Keeping Pace With a Blog
Most physicians look to an information technology department or specialized Web site developer to create their online presence by way of Web sites. While useful, these can be expensive to develop, cumbersome to update, and limited in their ability to interact with visitors to their site. More recently, a growing number of physicians are turning to a web log, or blog, to meet the ever-growing Internet marketplace head-on. For colleagues in the cardiovascular or cardiac electrophysiology fields, blogs can serve as a rich resource for information for patients, lab staff, hospital administration, and colleagues regarding one s program or interests.
What is a Blog?
Blogs are nothing more than electronic diaries containing a reverse chronological set of entries, called posts, that can be authored by one or more individuals. Posts can contain writings, photographs, videos, music (like MP3 recordings), or audio (podcasts). Because these diaries are electronic, not only can they contain a rich variety of electronic media forms, they can also link to virtually any Web page on the Internet, enriching the information content delivered to the reader. Some blogs contain short, brief entries. Others contain long, detailed discussions with extensive cross-references. In addition, some blog entries extend over several days, while others post daily or only sporadically. While some corporations use private blogs to communicate within their organization, the majority of blogs exist in the public domain.
Once developed, a public blog can be syndicated so its content is distributed worldwide to potential subscribers each time a new post is added. This powerful feature has developed into an Internet standard called RSS (Really Simple Syndication). By registering your blog with a syndication service (e.g., Feedburner at http://www.feedburner.com) and adding a small bit of the software to your blog s Web page, subscribers are alerted to new content. To receive these syndicated feeds, many news-aggregating programs exist (e.g., BlogLines at http://www.bloglines.com or Google Reader at http://www.google.com/reader) that accumulate multiple feeds into one easy-to-access location. Professional bloggers and news organizations routinely use these feed-readers to review hundreds of news sources daily.
What a Blog Isn t
Despite the ease provided by blogs to disseminate information and provide two-way communication with readers, extra caution must be applied to blogs that deal with healthcare issues, particularly topics regarding patients. Blogs are an inherently public communication vehicle, and patient discussions or communications could violate the Standards for Privacy of Individually Identifiable Health Information (Privacy Rule) imposed by the Health Insurance Portability and Accountability Act (HIPAA). To avoid this challenge, most physician blogs use disclaimers to limit their liability in this regard.
My Blog History
My blog, Dr. Wes (http://drwes.blog-spot.com), had its humble beginnings in November 2005. In May 2005, I hit on an idea to use t-shirts to help patients cope with the psychological and emotional impact of automatic defibrillators, and created Medtees.com with my wife, a clinical psychologist. Shortly thereafter, Dr. Helen Smith, a forensic psychologist and defibrillator recipient from Knoxville, Tennessee purchased one of our shirts. Unbeknownst to me, Dr. Smith was an avid psychologist blogger (http://drhelen.blogspot.com) and also was the wife of Glenn Reynolds of Instapundit (http://instapundit.com), which is one of the top 100-visited blogs on the Internet (100,000 average daily visits). After Glenn posted a picture of his wife on his blog with a link to MedTees.com, the site was inundated with thousands of visits in a matter of hours. Compared to traffic we had garnered from print media about the site, the blogs won hands down. My eyes were opened.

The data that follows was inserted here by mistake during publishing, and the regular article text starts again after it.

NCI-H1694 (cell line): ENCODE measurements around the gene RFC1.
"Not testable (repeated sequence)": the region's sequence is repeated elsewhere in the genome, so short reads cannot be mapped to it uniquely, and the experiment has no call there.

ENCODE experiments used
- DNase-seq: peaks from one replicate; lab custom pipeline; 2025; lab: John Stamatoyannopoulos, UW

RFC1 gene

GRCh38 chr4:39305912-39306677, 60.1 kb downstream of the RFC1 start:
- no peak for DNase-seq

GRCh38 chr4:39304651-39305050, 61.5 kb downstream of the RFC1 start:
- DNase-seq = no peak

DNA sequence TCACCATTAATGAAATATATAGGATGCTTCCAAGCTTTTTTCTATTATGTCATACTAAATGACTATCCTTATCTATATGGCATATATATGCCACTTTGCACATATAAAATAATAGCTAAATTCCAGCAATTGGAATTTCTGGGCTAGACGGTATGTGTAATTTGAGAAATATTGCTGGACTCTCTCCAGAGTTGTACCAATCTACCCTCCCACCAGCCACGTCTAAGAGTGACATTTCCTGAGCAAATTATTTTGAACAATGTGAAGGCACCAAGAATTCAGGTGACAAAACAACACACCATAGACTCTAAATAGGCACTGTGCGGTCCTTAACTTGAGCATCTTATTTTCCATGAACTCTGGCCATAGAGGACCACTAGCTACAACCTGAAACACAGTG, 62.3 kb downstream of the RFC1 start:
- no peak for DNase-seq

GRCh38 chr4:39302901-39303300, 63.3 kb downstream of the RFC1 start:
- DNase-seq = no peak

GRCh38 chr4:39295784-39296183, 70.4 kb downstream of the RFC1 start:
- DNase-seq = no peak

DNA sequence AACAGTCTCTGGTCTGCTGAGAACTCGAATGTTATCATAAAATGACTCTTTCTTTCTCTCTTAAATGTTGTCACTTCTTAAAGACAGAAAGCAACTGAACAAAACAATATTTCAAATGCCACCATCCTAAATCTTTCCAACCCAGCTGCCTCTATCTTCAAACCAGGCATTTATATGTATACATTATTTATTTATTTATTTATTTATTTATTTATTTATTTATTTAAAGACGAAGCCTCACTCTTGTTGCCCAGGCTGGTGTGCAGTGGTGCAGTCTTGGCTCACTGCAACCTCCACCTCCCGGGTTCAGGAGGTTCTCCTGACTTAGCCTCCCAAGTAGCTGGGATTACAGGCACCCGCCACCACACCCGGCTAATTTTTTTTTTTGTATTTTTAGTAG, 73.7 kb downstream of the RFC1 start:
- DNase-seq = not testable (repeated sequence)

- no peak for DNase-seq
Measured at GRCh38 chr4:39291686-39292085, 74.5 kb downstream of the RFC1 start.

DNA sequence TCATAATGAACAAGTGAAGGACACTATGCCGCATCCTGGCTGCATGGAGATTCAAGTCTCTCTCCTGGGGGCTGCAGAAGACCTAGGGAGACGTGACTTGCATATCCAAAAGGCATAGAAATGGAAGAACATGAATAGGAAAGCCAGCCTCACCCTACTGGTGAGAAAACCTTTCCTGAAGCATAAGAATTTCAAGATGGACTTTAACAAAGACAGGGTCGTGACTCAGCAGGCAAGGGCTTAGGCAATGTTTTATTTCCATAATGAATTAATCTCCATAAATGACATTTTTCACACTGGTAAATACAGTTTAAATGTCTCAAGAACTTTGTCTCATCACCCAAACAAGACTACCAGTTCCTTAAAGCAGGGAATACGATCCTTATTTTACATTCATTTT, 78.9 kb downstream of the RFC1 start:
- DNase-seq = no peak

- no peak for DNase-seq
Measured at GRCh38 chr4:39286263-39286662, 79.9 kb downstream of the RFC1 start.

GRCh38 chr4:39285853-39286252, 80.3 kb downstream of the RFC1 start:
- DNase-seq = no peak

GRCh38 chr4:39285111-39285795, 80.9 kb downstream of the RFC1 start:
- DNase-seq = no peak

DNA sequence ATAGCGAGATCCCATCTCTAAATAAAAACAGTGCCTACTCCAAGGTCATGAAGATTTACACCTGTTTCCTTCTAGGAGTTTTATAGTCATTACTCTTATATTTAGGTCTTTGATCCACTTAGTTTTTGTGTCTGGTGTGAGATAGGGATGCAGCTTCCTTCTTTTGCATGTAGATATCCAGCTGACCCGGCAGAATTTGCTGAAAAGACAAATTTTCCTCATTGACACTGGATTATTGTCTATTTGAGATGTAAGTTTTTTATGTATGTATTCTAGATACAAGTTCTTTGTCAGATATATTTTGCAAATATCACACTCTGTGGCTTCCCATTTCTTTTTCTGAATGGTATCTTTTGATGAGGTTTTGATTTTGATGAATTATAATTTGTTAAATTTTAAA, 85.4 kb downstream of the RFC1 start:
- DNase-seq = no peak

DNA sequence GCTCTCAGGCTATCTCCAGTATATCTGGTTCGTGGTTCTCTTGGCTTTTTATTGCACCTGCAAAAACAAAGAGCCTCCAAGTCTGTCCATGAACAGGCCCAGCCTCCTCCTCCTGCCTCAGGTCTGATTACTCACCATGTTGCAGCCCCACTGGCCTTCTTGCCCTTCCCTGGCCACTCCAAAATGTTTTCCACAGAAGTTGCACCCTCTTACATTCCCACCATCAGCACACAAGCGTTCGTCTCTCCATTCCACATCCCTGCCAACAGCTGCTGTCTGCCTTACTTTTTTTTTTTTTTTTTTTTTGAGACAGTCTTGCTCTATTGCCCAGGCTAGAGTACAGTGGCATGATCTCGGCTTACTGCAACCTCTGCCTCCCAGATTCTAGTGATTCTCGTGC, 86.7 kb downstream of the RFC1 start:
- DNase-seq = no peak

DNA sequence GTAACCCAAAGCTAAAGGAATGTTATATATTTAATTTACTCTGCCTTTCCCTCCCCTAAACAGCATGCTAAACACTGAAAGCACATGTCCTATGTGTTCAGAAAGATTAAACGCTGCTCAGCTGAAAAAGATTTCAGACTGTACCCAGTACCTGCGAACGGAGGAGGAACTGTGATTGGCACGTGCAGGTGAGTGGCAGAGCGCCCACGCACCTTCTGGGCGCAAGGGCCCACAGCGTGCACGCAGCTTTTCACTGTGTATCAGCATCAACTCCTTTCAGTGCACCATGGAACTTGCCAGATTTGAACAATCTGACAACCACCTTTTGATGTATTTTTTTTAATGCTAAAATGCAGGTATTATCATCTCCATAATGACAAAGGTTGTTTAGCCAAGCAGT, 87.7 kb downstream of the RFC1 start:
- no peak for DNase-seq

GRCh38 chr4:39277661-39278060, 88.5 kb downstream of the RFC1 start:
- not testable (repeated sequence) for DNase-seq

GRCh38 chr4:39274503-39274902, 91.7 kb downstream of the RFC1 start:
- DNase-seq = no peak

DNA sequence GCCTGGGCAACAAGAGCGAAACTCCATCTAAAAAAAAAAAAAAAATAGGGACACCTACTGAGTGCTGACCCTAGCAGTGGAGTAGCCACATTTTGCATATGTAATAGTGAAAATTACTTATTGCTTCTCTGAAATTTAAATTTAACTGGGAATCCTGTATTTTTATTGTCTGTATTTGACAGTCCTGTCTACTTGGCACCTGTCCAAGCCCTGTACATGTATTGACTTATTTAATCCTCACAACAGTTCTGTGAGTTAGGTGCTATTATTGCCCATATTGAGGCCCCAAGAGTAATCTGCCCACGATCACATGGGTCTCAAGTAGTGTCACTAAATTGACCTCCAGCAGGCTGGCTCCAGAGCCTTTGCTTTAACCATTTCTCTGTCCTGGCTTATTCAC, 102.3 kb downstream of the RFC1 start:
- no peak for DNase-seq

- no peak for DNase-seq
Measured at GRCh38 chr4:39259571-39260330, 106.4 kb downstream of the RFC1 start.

After investigating, I decided to start my own blog using Google s Blogger software because it was free, intuitive, and readily available (http://www.blogger.com). Other third-party software programs to develop blogs include WordPress (http://www.wordpress.com) or Typepad (http://www.typepad.com). At the time, I viewed the Internet as an incredible forum to discuss the varied, complicated, and even the ridiculous aspects of health care. I used my blog as a means to educate patients about areas I felt I had some expertise, discuss certain carefully-selected patient care experiences (while carefully disguising patients identities), describe my thoughts on new healthcare innovations, articulate my concerns about healthcare policies, or to share the challenges I had coping with the death of my father. I started slowly, but gradually grew to trying to post once per day. The commentary I began to receive was stimulating, and I was hooked.
However, I soon found that maintaining a blog took discipline to post regularly. It takes time to develop a topic on which to write daily, so I have found by trial and error that it was better not to post anything than post something I regretted later.
I also realized that considerable caution was required to verify content and remain credible, since syndication meant anything I wrote could end up on the front page of the Chicago Tribune. Nowhere was this better demonstrated than the case of an anonymous pediatric physician blogger who decided (regrettably) to blog about his upcoming malpractice trial preparations. His pointed and often disparaging comments toward the prosecuting attorney and the frivolous nature of the suit were highly entertaining to the physician community and garnered a huge following online. This blogger even won a Best Medical Weblog award in 2006. Unfortunately, the blogger s identity was later exposed in court despite his attempts to maintain anonymity, prompting the doctor to quickly settle his malpractice case and remove his blog from the Internet. So while blogs are remarkable for their ability to inform and market a program or profession, discretion is the better part of valor when placing content on a blog.